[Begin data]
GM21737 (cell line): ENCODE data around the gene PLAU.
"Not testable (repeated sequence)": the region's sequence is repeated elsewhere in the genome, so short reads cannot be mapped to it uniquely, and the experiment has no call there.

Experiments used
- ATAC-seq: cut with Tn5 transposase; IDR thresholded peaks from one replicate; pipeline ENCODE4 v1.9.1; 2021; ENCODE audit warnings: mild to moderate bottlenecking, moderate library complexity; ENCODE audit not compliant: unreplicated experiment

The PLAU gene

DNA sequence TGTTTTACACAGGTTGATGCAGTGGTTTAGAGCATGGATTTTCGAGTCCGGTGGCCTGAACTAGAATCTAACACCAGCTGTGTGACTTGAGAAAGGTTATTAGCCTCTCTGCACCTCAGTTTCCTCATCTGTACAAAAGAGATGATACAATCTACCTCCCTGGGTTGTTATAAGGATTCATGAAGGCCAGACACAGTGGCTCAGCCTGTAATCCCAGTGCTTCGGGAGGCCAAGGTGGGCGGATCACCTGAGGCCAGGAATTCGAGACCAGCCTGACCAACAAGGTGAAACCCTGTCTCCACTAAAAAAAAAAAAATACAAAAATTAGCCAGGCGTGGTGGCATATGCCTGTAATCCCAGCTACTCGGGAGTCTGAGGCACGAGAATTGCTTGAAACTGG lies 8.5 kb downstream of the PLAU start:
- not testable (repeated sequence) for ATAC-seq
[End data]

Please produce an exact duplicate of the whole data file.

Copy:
GM21737 (cell line): ENCODE data around the gene PLAU.
"Not testable (repeated sequence)": the region's sequence is repeated elsewhere in the genome, so short reads cannot be mapped to it uniquely, and the experiment has no call there.

Experiments used
- ATAC-seq: cut with Tn5 transposase; IDR thresholded peaks from one replicate; pipeline ENCODE4 v1.9.1; 2021; ENCODE audit warnings: mild to moderate bottlenecking, moderate library complexity; ENCODE audit not compliant: unreplicated experiment

The PLAU gene

DNA sequence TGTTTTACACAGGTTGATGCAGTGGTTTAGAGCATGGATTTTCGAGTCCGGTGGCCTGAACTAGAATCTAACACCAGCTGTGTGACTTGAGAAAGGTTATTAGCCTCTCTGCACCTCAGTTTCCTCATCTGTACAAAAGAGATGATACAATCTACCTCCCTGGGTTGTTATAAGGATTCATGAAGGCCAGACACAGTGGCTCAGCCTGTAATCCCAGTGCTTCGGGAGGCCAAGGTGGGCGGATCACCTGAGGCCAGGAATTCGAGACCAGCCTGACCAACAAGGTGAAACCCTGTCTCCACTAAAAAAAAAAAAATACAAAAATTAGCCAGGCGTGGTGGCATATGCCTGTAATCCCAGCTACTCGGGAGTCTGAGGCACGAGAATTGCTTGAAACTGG lies 8.5 kb downstream of the PLAU start:
- not testable (repeated sequence) for ATAC-seq